Last week, a piece of artwork Bastion Square became the centre of controversy after Victoria Police found that one of the letters incorporated the acronym ‘ACAB’ in its design. Now, a second local police detachment has issued a letter of support for altering the mural.
The mural on the ground was commissioned by the City of Victoria on August 14, and featured the work of 17 local artists who designed and painted the words ‘More Justice, More Peace’ to call attention to racial inequality and police brutality across North America after a wave of Black Lives Matter protests this summer.
However, when Victoria Police Chief Del Manak saw that the acronym ‘ACAB’—used to mean ‘All Cops Are Bastards/Bad’—was embedded into mural, he asked city staff to have it removed.
When city staff showed up to paint over the letters, BIPOC activists and the artists who painted them physically placed themselves on top of the mural to prevent it being altered. City staff left the scene and the situation was de-escalated for the time being.
The next day, police chief Del Manak issued a statement explaining his stance:
“The inclusion of ACAB is deeply disrespectful to the women and men of the Victoria Police Department… The Victoria Police Department, and I personally, stand behind the call for ‘More Justice, More Peace.’ Justice is not justice if it does not include all members of society. Excluding one group through harmful words seems counter to the very spirit of the mural itself.”
In response the artists issued their own statement addressing the issue:
“When we added ACAB to our piece, we did so as a statement against the mistreatment that is placed upon Black people by the police throughout North America particularly, as well as across the globe.”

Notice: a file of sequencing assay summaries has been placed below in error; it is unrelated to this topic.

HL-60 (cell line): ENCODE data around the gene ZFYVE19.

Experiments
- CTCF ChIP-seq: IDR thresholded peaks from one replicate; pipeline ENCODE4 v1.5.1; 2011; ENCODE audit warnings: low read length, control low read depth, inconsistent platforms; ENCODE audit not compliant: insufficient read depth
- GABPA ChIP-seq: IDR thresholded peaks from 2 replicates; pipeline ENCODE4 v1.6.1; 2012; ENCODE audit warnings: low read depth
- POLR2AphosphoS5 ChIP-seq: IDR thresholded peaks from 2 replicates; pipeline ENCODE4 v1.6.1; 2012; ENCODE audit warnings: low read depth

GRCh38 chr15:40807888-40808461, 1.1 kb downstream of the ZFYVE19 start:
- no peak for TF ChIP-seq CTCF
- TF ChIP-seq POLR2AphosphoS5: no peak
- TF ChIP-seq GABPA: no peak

Victoria city councillor Sharmarke Dubow also added his voice into the fray, arguing that police as a system are already included, legitimized, and authorized with power and resources, unlike the BIPOC youth trying to address injustices.
“For the police to evoke inclusion in this way is really to decontextualize and depoliticize what it is really about—systemic racism,” wrote Dubow.
“They could have used this as an opportunity to talk about what opportunity/gift it is that youth are giving them the chance to hear about what inclusion would mean for them and a chance to understand why a statement like that might be said and why it is important.”
According to the City of Victoria, discussions between the BIPOC artists and city staff are underway to reach a mutual solution.
But on Tuesday morning, West Shore RCMP decided to throw their weight behind their Victoria counterparts.
“Many police departments including my own detachment have lost officers in the line of duty,” writes Todd Preston, Officer in Charge of West Shore RCMP.
“The acronym ‘ACAB’ is particular[ly] disrespectful and hurtful to the dedicated police officers in our respective organizations as well as their families… The divisive language used in this mural is not the way forward.”
Preston adds that the West Shore RCMP detachment supports VicPD in their endeavour to have ‘ACAB’ removed from the mural.
For their part, the artists and activists who created the mural say they have no intention of letting anyone change their previously approved work.